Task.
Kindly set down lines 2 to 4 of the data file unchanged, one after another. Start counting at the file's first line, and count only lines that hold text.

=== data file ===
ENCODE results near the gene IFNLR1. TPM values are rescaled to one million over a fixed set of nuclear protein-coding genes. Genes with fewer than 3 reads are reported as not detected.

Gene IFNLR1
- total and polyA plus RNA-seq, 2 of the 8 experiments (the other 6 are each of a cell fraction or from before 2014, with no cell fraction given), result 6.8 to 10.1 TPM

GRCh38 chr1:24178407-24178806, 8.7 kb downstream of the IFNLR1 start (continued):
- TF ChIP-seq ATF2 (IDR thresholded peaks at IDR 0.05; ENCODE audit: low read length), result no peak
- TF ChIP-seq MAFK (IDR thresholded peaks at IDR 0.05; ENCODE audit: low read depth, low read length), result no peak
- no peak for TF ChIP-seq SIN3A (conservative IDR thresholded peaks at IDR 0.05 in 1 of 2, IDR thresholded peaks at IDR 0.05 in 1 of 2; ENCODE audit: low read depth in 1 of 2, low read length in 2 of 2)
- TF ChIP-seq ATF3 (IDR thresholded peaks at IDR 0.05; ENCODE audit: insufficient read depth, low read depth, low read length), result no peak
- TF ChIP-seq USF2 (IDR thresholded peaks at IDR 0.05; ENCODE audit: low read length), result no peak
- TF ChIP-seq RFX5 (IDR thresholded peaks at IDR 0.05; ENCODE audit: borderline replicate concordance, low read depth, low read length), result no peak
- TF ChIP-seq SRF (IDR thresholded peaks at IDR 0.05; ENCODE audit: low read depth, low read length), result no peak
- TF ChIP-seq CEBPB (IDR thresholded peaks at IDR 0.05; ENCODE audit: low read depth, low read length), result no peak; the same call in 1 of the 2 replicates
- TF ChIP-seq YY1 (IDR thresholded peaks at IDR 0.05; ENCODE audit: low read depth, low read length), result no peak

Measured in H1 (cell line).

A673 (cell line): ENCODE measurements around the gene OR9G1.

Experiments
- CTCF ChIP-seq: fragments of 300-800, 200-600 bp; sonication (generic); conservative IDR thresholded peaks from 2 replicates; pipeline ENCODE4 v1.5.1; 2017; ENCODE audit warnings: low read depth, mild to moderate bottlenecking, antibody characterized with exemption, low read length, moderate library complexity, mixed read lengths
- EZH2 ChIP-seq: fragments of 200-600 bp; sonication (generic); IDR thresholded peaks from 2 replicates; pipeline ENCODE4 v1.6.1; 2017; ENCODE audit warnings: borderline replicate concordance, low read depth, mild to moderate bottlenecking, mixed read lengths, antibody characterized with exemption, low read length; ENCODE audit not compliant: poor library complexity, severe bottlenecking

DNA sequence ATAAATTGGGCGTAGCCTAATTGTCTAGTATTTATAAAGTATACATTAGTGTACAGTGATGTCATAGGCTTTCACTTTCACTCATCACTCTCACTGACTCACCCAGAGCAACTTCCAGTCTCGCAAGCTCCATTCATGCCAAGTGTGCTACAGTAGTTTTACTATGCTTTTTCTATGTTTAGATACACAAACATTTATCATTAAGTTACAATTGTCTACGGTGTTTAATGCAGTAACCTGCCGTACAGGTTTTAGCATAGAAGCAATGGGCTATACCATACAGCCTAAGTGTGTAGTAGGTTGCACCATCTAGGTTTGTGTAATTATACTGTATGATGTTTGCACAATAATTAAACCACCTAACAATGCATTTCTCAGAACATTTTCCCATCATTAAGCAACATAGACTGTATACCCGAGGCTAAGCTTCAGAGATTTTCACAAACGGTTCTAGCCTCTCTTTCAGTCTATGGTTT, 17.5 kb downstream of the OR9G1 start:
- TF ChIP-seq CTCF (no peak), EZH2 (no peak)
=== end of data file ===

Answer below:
Gene IFNLR1
- total and polyA plus RNA-seq, 2 of the 8 experiments (the other 6 are each of a cell fraction or from before 2014, with no cell fraction given), result 6.8 to 10.1 TPM

GRCh38 chr1:24178407-24178806, 8.7 kb downstream of the IFNLR1 start (continued):